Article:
This dialogue between two of the most prominent thinkers on social change in the twentieth century was certainly a meeting of giants. Throughout their highly personal conversations recorded here, Horton and Freire discuss the nature of social change and empowerment and their individual literacy campaigns. The ideas of these men developed through two very different channels: Horton's, from the Highlander Center, a small, independent residential education center situated outside the formal schooling system and the state; Freire's, from within university and state-sponsored programs. Myles Horton, who died in January 1990, was a major figure in the civil rights movement and founder of the Highlander Folk School, later the highlander Research and Education Center. Paulo Freire, author of "Pedagogy of the Oppressed", established the Popular Culture Movement in Recife, Brazil's poorest region, and later was named head of the New National Literacy Campaign until a military coup forced his exile from Brazil. He has been active in educational development programs worldwide. For both men, real liberation is achieved through popular participation. The themes they discuss illuminate problems faced by educators and activists around the world who are concerned with linking participatory education to the practice of liberation and social change. How could two men, working in such different social spaces and times, arrive at similar ideas and methods? These conversations answer that question in rich detail and engaging anecdotes, and show that, underlying the philosophy of both, is the idea that theory emanates from practice and that knowledge grows from and is a reflection of social experience. Brenda Bell is administrator of a regional volunteer organization and a consultant and a member of the Advisory Board for the Center for Literacy Studies at the University of Tennessee. John Gaventa is Director of the Highlander Research and Education Center and Assistant Professor of Sociology at the University of Tennessee. He co-edited (with Barbara Ellen Smith and Alex Willingham) "Communities in Economic Crisis: Appalachia and the South" (Temple). John Peters is Professor of Adult Education at the University of Tennessee.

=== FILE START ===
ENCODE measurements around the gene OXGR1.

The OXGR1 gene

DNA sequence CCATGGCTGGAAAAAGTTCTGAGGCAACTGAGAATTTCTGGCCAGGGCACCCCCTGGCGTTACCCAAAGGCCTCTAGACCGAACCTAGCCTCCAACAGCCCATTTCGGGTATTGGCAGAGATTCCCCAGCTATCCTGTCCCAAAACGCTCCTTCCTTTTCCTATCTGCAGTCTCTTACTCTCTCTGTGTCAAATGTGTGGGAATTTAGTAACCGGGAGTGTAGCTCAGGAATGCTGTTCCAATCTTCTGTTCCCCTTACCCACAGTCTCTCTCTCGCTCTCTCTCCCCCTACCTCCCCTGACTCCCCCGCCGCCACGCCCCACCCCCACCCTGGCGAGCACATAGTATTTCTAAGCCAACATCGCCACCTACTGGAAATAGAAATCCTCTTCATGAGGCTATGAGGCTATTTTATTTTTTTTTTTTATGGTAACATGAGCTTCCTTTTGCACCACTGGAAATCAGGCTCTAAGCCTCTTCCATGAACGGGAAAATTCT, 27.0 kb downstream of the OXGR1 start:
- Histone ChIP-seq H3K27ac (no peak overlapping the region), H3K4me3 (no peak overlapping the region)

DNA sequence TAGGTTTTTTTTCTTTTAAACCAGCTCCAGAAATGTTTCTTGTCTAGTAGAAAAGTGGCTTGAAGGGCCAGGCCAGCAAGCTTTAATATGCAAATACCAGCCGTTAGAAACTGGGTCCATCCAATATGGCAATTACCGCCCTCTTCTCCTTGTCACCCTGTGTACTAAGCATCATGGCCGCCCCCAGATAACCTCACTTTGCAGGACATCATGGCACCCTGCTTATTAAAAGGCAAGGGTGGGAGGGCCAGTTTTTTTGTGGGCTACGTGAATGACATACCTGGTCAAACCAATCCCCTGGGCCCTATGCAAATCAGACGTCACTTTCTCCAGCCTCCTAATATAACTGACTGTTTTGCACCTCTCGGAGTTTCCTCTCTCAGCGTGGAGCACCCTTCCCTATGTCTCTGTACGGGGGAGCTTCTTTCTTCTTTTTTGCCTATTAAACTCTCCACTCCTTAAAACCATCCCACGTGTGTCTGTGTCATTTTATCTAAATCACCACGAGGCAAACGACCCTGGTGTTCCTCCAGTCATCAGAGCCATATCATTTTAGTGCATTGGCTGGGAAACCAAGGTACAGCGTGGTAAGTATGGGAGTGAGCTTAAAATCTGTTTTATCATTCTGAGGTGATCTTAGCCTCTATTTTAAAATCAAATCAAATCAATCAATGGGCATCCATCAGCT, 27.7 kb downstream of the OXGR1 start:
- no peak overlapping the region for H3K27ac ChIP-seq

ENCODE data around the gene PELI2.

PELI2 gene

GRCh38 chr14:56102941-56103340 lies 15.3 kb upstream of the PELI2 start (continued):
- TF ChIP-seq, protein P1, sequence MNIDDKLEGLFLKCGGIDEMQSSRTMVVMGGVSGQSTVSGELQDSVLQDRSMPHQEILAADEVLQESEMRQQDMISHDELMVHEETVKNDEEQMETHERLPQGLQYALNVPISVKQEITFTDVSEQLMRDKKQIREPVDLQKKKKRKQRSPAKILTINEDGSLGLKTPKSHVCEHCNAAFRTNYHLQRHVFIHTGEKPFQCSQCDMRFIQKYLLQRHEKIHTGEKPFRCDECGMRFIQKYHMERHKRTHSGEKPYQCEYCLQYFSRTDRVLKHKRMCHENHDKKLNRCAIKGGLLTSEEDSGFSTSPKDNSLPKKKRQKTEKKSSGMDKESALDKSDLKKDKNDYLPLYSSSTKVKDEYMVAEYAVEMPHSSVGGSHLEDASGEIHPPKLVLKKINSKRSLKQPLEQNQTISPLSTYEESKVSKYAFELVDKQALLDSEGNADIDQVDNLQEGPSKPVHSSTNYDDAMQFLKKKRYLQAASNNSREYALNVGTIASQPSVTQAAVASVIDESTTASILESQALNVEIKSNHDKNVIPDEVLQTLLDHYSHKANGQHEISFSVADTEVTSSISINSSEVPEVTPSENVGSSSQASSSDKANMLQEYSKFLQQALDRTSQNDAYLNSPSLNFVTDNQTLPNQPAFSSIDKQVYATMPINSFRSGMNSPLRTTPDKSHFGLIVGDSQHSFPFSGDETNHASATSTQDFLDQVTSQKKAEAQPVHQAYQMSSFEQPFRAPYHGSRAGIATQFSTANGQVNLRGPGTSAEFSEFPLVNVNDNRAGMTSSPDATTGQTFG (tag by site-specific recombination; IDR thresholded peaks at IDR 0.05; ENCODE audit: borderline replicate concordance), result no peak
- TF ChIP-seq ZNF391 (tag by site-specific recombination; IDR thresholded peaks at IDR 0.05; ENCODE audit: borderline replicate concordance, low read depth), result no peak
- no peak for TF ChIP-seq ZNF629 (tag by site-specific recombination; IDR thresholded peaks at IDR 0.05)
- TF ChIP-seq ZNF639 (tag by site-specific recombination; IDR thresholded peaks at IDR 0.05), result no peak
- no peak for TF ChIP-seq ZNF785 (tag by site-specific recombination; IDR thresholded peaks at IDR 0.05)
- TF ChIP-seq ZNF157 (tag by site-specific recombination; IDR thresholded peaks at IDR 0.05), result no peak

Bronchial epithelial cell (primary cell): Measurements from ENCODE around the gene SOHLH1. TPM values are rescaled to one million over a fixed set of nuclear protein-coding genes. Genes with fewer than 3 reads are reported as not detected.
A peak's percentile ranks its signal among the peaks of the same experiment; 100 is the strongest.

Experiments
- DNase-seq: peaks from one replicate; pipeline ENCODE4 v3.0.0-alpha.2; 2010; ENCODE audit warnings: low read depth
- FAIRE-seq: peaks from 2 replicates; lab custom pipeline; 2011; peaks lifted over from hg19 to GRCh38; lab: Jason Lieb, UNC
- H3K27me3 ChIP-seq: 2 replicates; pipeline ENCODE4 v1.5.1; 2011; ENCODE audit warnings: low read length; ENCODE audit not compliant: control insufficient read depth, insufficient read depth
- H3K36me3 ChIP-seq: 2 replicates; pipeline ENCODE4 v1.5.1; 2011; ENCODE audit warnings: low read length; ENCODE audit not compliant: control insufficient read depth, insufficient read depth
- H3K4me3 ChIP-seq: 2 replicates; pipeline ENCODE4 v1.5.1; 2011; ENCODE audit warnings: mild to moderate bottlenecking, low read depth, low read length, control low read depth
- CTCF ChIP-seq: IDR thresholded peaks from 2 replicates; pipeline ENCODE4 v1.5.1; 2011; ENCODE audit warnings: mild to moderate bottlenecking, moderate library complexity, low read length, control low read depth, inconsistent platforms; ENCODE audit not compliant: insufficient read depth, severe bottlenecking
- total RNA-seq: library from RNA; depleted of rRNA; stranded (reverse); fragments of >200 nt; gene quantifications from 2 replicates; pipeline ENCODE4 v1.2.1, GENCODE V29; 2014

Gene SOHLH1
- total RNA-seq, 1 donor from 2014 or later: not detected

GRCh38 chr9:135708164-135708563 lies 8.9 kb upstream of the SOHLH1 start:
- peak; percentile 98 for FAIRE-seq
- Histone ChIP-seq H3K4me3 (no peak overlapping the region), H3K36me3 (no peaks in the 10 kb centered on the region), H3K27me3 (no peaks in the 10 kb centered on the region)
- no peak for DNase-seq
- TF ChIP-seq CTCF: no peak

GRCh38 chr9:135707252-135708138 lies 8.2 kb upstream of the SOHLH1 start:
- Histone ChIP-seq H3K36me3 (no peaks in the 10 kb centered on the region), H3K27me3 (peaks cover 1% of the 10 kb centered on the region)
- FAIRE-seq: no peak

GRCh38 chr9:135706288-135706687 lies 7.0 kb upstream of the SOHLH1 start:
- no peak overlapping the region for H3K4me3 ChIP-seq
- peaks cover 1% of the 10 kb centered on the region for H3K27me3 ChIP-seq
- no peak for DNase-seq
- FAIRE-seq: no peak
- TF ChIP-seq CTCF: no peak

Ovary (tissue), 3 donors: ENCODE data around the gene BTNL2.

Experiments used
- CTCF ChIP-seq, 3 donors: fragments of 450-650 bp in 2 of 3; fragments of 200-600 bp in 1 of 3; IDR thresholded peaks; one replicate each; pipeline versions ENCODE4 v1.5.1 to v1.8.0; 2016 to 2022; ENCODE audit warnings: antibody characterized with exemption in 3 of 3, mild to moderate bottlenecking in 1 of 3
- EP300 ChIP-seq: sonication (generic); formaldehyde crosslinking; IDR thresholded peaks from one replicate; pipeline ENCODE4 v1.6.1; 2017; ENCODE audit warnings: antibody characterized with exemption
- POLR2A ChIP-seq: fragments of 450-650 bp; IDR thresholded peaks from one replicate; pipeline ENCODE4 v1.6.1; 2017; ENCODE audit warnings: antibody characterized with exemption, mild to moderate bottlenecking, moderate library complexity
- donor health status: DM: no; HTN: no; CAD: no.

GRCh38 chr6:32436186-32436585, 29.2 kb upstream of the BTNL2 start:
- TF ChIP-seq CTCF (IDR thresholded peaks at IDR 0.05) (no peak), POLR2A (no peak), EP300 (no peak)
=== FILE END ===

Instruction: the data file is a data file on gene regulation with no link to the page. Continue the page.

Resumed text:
Includes bibliographical references (p. xxxv-xxxvii) and index
"We make the road by walking" -- "I was always getting in trouble for reading in school" -- "Reading has to be a loving event" -- "I couldn't use all this book learning" -- "I always am in the beginning, as you" -- "Pocket of hope": literacy and citizenship -- "Without practice there's no knowledge" -- "Is it possible just to teach biology" -- "I've always been ambivalent about charismatic leaders" -- "The difference between education and organizing" -- "My expertise is in knowing not to be an expert" -- "My respect for the soul of the culture" -- "I learned a lot from being a father" -- "The more the people become themselves, the better the democracy" -- "Highlander is a weaving of many colors" -- "Conflicts are the midwife of consciousness " -- "You have to bootleg education" -- "The people begin to get their history into their hands, and then the role of education changes" -- "Peaks and valleys and hills and hollers" -- "It's necessary to laugh with the people" -- Epilogue